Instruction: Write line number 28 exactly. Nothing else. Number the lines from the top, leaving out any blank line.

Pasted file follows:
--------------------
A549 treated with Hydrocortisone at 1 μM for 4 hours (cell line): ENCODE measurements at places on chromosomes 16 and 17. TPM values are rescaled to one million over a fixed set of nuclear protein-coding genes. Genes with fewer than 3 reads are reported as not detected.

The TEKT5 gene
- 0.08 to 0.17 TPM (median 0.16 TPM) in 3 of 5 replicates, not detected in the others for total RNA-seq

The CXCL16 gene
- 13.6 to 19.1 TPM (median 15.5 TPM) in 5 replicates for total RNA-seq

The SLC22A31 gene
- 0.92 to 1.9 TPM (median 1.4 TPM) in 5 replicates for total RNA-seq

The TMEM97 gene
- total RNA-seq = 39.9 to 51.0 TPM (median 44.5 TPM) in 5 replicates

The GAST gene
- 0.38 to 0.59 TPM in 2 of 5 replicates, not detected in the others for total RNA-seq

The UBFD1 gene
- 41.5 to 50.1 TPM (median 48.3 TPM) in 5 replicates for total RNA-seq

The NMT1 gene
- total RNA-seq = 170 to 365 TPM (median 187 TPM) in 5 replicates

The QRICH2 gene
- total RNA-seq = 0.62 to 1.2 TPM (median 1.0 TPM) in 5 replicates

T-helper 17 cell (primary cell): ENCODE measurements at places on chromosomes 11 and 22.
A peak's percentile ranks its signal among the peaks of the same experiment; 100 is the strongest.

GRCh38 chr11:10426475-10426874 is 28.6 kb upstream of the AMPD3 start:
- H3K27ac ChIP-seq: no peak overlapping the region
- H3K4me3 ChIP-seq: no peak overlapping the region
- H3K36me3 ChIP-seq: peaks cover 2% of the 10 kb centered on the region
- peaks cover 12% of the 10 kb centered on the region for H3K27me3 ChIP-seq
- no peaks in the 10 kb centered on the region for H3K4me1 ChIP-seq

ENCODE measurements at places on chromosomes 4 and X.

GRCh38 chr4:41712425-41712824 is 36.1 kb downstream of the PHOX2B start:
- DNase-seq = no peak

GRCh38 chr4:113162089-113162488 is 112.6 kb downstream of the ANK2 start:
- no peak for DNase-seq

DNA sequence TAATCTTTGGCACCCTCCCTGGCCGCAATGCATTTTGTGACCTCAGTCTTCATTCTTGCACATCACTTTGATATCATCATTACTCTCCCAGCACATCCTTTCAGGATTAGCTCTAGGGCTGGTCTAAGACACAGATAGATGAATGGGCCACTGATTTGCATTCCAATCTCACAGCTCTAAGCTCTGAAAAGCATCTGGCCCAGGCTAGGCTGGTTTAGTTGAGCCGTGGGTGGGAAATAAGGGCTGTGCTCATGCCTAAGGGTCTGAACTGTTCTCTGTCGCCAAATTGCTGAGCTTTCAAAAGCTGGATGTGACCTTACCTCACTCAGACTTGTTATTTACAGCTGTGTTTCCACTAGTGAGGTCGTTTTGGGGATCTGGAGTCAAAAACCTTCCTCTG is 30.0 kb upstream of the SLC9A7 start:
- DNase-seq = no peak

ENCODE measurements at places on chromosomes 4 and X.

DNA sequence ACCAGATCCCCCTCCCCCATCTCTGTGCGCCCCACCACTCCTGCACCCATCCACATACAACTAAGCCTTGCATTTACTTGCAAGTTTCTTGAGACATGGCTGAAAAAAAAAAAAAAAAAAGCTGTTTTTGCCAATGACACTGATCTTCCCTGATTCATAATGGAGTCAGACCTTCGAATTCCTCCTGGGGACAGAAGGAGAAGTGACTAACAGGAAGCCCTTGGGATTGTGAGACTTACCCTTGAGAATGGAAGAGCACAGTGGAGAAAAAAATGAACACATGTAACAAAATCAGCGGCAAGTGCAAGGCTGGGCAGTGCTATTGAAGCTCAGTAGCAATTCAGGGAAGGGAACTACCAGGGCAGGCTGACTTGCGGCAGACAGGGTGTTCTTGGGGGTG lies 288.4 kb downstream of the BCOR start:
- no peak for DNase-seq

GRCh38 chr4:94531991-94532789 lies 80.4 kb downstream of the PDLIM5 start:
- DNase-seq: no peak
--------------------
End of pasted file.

- DNase-seq = no peak